Law of Multiple Proportions: Definition & Examples Video

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  • 1:50 Demonstration
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Lesson Transcript
Instructor: Nissa Garcia

Nissa has a masters degree in chemistry and has taught high school science and college level chemistry.

We often deal with different combinations of the same things every day. The same thing goes for chemistry, where elements can combine to form two or more compounds. This is possible according to the law of multiple proportions, which we will discuss in this lesson.

Definition of the Law of Multiple Proportions

We have a lot of food options because we love variety, and we like to try new things. Sometimes, we like to try different combinations of our favorite things. Let's examine the toppings on this pizza: it has tomatoes, pepperoni, bell pepper, cheese, olives and mushrooms. Sometimes, we like to double the cheese and double the pepperoni. There are other times when we don't feel like having a lot of mushrooms, so we just put it on half the pizza.

Pizza with compound elements
Compound Pizza

Now, let's think about a nice, classic breakfast item, which is the ham, egg and cheese sandwich. Sometimes we double up on the egg, or we double up the cheese or the ham when we feel hungry. Sometimes we just eat half the sandwich if we are in a hurry. There are many possible combinations when it comes to food.

Just like different combinations are possible in food, different combinations are also possible for elements that make up compounds. Compounds are made up of atoms of different elements. There are compounds made up of the same elements, like carbon monoxide (CO) and carbon dioxide (CO2). Both compounds are made of carbon (C) atoms and oxygen (O) atoms; however, the ratios of carbon and oxygen in each compound is different. This illustrates the law of multiple proportions.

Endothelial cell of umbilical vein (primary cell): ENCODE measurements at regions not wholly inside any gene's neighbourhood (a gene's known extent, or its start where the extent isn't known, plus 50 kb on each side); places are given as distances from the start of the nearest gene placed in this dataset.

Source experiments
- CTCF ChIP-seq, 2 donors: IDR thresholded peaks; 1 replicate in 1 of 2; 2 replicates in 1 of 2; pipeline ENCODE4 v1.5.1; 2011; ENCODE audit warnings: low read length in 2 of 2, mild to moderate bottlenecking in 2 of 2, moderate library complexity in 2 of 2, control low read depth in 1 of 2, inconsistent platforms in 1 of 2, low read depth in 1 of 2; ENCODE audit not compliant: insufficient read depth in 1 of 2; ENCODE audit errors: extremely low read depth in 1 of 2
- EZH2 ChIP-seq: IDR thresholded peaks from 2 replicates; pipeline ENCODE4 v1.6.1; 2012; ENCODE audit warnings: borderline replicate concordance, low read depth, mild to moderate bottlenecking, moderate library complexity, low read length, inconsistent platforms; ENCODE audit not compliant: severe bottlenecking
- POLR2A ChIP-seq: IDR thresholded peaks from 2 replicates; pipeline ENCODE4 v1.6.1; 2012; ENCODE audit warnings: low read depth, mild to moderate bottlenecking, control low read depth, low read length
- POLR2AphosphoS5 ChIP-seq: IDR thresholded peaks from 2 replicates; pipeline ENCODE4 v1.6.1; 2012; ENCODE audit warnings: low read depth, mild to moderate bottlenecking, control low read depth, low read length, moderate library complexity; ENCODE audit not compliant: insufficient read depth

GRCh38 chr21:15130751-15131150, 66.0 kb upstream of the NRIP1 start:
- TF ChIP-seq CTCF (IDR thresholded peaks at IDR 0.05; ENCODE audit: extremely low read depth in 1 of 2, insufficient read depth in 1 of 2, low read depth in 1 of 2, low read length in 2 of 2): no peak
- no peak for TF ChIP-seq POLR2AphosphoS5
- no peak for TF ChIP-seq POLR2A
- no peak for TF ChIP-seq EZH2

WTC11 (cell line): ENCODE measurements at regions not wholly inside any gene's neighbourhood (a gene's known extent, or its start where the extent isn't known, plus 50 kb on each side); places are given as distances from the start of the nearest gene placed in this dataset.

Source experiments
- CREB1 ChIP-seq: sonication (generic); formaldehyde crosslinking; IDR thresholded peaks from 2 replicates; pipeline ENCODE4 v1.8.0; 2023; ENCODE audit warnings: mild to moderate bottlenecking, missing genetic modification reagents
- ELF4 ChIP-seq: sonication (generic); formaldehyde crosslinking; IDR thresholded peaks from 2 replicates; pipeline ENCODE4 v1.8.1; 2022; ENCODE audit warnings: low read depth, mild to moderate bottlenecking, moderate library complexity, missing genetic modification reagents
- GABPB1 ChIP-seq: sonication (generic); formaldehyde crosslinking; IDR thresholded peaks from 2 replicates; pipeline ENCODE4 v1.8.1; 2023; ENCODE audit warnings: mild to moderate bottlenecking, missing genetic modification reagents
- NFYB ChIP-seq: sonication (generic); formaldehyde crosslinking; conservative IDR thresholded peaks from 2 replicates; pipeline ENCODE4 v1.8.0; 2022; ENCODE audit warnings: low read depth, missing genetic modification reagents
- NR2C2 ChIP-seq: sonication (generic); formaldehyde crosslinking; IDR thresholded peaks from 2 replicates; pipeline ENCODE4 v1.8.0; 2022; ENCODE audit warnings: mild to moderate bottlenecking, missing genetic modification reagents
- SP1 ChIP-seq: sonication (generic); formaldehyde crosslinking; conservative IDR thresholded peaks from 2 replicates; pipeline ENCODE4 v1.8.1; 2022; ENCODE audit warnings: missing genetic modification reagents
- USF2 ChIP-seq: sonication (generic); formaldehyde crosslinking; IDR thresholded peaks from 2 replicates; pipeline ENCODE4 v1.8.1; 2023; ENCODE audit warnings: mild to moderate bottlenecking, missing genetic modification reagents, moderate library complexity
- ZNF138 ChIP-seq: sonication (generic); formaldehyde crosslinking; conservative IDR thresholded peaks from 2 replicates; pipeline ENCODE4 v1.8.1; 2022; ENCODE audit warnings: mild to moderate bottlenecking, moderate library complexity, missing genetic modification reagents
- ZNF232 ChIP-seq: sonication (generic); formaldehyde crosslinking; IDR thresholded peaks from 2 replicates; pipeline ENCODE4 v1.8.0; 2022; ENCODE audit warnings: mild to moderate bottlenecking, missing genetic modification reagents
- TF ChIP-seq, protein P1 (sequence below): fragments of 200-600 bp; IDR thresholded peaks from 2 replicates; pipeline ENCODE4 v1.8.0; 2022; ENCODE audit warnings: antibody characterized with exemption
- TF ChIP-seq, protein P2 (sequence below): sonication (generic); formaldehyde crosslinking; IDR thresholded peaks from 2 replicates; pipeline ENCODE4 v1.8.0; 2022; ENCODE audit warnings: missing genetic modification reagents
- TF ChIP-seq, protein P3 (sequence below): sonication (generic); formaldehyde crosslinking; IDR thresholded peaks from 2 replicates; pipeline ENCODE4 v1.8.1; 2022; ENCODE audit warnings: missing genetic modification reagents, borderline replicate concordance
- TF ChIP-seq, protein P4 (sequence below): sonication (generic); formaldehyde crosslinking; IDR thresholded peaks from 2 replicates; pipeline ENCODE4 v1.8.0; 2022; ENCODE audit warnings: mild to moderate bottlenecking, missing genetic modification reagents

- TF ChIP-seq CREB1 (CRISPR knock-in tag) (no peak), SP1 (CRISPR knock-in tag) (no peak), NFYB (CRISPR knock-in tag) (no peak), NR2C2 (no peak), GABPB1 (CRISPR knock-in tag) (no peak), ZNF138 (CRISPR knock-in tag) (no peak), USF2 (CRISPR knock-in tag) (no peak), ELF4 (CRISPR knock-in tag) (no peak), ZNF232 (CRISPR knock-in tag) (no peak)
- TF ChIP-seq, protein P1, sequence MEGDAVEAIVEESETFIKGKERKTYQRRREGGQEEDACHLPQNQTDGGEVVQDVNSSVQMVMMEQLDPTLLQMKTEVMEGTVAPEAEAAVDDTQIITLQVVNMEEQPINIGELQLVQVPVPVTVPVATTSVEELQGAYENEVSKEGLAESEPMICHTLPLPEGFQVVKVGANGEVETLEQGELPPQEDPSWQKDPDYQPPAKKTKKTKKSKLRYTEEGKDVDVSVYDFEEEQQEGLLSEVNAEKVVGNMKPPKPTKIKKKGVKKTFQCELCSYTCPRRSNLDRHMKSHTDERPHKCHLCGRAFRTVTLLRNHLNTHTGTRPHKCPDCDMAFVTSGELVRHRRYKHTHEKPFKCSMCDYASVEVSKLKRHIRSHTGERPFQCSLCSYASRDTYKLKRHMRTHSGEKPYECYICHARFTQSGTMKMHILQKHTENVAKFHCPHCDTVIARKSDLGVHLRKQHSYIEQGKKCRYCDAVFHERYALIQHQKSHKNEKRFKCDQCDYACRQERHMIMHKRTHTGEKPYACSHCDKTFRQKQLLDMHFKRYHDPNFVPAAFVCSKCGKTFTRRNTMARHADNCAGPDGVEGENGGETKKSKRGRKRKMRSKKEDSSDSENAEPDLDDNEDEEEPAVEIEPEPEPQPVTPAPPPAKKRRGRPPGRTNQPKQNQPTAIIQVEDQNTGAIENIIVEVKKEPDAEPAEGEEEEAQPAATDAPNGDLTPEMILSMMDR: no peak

The law of multiple proportions, states that when two elements combine to form more than one compound, the mass of one element, which combines with a fixed mass of the other element, will always be ratios of whole numbers.

Let us remember that the law of multiple proportions only applies to compounds composed of the same elements. It does not apply to, let's say, SO2 and CO2 because one compound has sulfur (S) and one has carbon (C).

Demonstrating the Law of Multiple Proportions

Let us demonstrate the law of multiple proportions with these two elements: nitrogen monoxide and nitrogen dioxide.

Nitrogen monoxide is made of one nitrogen (N) atom and one oxygen (O) atom, forming (NO), and nitrogen dioxide is made of one nitrogen (N) atom and two oxygen (O) atoms, forming (NO2). Here is how the elements nitrogen and oxygen appear on the periodic table, and encircled in red are their atomic masses:

Nitrogen and Oxygen Compounds

If we round the atomic masses, nitrogen has an atomic mass of 14 and oxygen has an atomic mass of 16. So, for nitrogen monoxide, we can say that it is made of 14 parts by mass nitrogen and 16 parts by mass oxygen - the ratio of nitrogen to oxygen is therefore 14:16. For nitrogen dioxide, we can say it is made of 14 parts by mass nitrogen and 32 parts by mass oxygen - the ratio of nitrogen to oxygen is, therefore, 14:32. Let us summarize this information in this table:

Nitrogen and Oxygen Ratios

The next thing we do is we divide both ratios by the smallest number, in this case, 14.

Nitrogen and Oxygen Ratios

The ratios mean that for nitrogen monoxide (NO), for every 1 g of nitrogen, there is 1.143 g of oxygen. For nitrogen dioxide (NO2), for every 1 g of nitrogen, there are 2.286 g of oxygen.

How does the law of multiple proportions apply to this? We can demonstrate it by taking the ratios of the oxygen for the two compounds and putting them side by side. Then we divide it by the smaller number, which is 1.143:

Oxygen Whole Number Ratio in NO and NO2

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